Results

Participant characteristics

A total of 412 family caregivers registered with the Internet survey company completed the survey. Of the 412 respondents, 33 were excluded because they reported that their loved ones had been admitted to long-term care facilities or hospitals by the time of the survey. Therefore, the remaining 379 family caregivers of home-dwelling individuals with dementia were included in the final sample.

At the time of enrolment, the mean age of the family caregivers was 58.2 years (standard deviation [SD] = 8.9); 52.8% were men, 44.1% had graduated from university or graduate school, and the majority (74.9%) were children of the loved ones. Most (97.4%) of the respondents lived with their loved ones. One-fifth of the loved ones were men (19.0%; Table 2). Of the 200 family caregivers who were men, 85.5% were co-living caregivers of women with dementia.

Table 2 Participants’ characteristics (N = 379)

ACP initiation

One hundred and fifty-five (40.9%) of the respondents reported that their loved ones had initiated ACP. Of these, approximately half (49.7%) reported that the initiation was triggered by a dementia diagnosis. Two-fifths (43.2%) reported that no one other than relatives were involved in the ACP conversations. Regarding the cases in which health-care professionals were involved in such conversations, the most commonly reported type of professional was care managers of in-home care services (34.2%); the doctor who provided the dementia diagnosis was present in only 16.8% of the cases (Table 3).

Table 3 Timing of advance care planning (ACP) initiation and types of care professionals who were involved in the conversation

The most frequently discussed ACP-related topic was the point at which the loved ones would need to enter residential care (67.7%). Other topics included important roles in the community and values (41.9%), the loved one’s habits and preferences (38.7%), social activities the loved one would like to continue (29.0%), social relationships the loved one would like to maintain (25.2%), tube feeding (25.2%), and application of cardiopulmonary resuscitation or transfer to an emergency department when breathing or heart stops (21.9%; Table 4).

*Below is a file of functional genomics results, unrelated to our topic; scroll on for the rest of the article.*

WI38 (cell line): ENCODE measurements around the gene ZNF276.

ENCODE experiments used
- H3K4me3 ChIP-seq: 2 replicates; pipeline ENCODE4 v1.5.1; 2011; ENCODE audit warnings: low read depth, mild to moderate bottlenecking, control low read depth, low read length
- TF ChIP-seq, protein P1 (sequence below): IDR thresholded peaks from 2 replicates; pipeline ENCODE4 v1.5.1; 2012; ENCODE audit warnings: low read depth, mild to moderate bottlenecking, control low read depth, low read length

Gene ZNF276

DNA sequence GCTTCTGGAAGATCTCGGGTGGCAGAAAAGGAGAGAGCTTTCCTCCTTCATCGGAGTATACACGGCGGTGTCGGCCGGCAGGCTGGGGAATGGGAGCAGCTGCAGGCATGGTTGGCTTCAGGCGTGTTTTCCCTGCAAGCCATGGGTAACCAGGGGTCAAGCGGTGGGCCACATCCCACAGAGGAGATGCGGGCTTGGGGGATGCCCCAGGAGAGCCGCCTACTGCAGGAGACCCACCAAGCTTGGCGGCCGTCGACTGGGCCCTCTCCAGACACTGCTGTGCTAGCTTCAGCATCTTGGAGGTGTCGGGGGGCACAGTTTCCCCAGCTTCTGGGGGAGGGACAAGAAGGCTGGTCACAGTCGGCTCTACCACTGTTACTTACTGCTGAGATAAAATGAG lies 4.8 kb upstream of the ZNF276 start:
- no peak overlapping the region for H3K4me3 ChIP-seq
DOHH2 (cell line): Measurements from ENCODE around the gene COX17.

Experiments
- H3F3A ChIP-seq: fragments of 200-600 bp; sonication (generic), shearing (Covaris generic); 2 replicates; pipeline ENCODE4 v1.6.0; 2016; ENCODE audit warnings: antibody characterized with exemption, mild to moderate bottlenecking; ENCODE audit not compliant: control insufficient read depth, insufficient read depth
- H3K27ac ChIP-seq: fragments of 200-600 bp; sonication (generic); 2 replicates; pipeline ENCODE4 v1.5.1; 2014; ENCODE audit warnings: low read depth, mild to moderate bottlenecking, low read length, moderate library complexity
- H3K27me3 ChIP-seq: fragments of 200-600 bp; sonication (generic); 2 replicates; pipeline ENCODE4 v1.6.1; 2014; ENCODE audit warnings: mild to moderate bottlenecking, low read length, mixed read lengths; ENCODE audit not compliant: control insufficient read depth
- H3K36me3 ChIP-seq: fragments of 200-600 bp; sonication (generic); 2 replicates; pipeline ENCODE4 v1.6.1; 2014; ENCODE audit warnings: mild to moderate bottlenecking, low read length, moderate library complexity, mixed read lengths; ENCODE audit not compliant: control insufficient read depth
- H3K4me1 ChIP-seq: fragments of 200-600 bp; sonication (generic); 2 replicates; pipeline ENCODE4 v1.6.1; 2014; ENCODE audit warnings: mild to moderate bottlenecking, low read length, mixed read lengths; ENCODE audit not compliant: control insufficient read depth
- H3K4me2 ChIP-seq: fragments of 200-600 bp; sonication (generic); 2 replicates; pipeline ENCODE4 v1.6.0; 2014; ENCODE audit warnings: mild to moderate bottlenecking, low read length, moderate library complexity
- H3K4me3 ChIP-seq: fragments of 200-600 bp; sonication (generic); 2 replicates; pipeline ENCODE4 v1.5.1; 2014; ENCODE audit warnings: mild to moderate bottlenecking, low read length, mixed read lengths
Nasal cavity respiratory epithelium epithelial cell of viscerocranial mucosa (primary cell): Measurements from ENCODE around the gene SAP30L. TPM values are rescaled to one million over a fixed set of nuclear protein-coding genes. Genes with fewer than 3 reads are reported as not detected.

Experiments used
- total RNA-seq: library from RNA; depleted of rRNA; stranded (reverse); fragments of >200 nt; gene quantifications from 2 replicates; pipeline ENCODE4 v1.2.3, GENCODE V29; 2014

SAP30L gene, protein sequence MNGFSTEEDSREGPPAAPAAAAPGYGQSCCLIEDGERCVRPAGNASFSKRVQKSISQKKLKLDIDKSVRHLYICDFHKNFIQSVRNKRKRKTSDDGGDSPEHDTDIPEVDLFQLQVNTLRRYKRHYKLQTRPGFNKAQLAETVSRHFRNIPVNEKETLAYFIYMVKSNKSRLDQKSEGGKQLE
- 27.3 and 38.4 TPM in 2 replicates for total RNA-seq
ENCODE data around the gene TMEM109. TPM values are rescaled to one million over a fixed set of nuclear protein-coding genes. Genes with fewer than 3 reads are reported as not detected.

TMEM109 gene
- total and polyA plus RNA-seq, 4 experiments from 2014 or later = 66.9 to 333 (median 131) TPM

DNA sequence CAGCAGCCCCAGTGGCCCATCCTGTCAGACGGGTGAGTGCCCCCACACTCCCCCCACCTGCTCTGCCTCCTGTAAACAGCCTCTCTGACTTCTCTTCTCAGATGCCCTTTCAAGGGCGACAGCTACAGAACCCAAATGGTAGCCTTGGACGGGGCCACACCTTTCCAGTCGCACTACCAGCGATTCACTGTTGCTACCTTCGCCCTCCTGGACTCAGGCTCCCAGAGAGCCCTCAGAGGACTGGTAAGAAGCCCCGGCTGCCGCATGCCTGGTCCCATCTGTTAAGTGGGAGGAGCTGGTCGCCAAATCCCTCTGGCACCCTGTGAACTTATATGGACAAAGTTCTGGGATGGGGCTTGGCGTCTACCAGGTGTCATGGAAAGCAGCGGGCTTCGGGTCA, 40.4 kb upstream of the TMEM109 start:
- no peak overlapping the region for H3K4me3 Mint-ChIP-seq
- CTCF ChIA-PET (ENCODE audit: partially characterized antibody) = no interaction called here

Table 4 Topics discussed in advance care planning (ACP)

Family caregivers’ concerns

The total caregiver sample had a mean score of 17.7 (SD = 4.1; range 6–30) for concerns. When compared with the 67 persons who reported no professional involvement in ACP conversations and the 224 persons who had not initiated ACP, the 88 persons who reported that care professionals were involved in the ACP conversations showed significantly lower levels of total concerns, concerns regarding talking with professionals, and concerns regarding commencing ACP for their own futures if they were to develop dementia (Table 1).

Multiple linear regression analysis showed that both longer time since dementia diagnosis and lower psychological well-being had significant associations with higher caregiver concerns (Table 5). In subgroup analyses of the three ACP-initiation groups, a significant association was found between caregiver concerns and psychological well-being among individuals from the ‘never initiated ACP’ group (coefficient =  − 0.23, 95% confidence interval [CI] =  − 0.32, − 0.15) and those from the ‘no professionals other than relatives involved in ACP initiation’ (coefficient =  − 0.31, 95%CI =  − 0.52, − 0.10). This association was not significant in the ‘care professionals were involved in the ACP-initiation conversation’ group (coefficient = 0.07, 95%CI =  − 0.11, 0.25). No other significant differences were found.